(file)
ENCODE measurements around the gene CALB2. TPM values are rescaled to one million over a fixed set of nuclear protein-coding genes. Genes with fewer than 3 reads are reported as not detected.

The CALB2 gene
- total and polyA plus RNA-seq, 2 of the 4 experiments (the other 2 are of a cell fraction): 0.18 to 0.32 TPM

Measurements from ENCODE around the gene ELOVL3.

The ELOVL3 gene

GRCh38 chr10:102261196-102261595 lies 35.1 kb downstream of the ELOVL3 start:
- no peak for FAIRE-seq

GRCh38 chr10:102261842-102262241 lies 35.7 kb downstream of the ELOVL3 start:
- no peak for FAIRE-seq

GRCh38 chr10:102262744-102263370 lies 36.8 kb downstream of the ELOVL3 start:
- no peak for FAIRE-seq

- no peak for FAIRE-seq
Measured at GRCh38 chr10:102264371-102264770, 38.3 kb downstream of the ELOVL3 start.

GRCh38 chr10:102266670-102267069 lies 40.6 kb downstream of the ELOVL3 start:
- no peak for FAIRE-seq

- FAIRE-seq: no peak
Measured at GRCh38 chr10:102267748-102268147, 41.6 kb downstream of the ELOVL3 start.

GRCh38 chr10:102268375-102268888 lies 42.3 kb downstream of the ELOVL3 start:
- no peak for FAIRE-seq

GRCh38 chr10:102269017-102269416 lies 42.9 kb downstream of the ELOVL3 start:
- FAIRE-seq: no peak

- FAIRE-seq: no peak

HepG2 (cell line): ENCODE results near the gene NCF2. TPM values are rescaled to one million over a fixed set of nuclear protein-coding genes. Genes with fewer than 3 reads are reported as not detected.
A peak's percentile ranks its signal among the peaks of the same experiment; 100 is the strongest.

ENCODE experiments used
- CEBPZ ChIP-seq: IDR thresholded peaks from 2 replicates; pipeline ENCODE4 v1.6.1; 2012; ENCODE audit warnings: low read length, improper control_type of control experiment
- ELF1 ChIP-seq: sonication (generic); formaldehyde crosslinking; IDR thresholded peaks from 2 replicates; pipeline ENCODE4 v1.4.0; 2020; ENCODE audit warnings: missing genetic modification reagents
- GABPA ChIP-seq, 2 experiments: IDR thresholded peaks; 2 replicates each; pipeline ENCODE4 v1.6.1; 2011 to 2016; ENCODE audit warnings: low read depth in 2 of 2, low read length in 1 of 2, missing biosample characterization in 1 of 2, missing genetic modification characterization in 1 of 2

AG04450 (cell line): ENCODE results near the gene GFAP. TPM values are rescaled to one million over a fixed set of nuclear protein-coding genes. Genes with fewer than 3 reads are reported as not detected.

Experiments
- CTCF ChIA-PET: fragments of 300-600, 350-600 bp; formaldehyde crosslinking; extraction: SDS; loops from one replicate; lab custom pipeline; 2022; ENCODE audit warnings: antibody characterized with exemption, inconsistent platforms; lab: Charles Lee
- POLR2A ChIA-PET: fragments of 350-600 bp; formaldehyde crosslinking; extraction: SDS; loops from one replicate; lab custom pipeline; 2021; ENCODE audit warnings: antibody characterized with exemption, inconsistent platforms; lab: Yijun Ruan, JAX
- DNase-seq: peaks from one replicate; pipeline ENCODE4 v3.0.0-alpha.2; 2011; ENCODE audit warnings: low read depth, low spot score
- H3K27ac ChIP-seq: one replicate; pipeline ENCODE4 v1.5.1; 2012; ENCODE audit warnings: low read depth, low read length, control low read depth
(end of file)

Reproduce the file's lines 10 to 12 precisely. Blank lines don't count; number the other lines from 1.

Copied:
GRCh38 chr10:102262744-102263370 lies 36.8 kb downstream of the ELOVL3 start:
- no peak for FAIRE-seq

- no peak for FAIRE-seq